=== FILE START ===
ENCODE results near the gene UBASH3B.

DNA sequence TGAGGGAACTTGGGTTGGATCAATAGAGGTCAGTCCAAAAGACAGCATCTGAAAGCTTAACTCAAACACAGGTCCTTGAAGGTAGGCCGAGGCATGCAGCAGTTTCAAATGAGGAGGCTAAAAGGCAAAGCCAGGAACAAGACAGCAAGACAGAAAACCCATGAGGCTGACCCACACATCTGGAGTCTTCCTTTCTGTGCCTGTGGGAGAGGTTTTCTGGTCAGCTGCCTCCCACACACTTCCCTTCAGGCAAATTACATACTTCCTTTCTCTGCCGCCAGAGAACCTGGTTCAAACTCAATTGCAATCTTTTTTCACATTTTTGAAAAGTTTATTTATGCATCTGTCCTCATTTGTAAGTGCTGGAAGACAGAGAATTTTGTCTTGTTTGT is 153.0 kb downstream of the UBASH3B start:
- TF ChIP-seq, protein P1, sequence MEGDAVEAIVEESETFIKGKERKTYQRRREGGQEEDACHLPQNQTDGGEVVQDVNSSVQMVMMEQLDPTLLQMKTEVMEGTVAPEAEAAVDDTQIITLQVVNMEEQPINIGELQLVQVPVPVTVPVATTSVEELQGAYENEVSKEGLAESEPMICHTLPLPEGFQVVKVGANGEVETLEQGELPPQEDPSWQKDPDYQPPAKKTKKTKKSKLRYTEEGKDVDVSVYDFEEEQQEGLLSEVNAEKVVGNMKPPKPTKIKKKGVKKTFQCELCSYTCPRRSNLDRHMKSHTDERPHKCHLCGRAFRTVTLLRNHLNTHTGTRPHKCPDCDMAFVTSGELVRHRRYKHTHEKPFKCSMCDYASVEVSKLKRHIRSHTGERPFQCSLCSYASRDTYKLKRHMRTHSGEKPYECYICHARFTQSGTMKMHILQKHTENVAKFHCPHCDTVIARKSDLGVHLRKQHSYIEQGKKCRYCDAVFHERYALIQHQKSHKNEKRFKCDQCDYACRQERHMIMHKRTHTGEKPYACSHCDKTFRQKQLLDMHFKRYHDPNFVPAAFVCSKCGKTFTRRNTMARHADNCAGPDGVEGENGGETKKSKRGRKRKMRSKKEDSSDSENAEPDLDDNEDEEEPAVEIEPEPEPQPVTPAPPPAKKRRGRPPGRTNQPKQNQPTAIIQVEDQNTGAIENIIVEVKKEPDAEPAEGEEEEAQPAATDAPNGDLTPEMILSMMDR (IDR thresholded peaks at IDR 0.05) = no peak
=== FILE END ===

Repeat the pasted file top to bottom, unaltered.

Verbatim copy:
ENCODE results near the gene UBASH3B.

DNA sequence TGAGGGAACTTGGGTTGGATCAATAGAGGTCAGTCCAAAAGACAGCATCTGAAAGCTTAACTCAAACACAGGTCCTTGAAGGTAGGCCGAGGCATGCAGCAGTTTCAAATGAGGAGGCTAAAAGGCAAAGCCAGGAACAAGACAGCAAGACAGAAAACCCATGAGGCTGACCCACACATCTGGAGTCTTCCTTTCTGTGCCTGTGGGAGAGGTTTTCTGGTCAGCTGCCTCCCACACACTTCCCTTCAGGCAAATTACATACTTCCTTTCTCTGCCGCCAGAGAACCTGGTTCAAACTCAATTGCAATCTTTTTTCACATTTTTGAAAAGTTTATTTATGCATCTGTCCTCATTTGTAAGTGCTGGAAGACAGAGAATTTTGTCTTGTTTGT is 153.0 kb downstream of the UBASH3B start:
- TF ChIP-seq, protein P1, sequence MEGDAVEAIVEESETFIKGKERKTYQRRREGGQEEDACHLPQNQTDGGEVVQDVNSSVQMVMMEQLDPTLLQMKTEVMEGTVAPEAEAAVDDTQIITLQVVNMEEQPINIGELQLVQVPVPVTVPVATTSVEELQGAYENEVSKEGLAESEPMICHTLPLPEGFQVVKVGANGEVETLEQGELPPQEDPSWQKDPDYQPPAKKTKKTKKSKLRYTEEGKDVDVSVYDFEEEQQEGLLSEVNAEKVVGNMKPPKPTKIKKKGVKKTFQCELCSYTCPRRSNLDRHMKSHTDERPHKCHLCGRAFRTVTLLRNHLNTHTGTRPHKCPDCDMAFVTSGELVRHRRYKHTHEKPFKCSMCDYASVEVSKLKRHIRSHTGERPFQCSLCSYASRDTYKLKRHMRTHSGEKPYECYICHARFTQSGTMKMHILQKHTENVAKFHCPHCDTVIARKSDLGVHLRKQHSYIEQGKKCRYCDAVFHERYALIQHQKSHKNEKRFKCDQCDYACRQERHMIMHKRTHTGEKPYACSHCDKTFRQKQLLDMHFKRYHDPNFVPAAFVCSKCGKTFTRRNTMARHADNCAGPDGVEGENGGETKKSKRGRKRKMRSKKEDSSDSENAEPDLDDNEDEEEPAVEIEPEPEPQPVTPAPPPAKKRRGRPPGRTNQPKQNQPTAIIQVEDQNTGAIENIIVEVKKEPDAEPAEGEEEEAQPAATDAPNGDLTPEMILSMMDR (IDR thresholded peaks at IDR 0.05) = no peak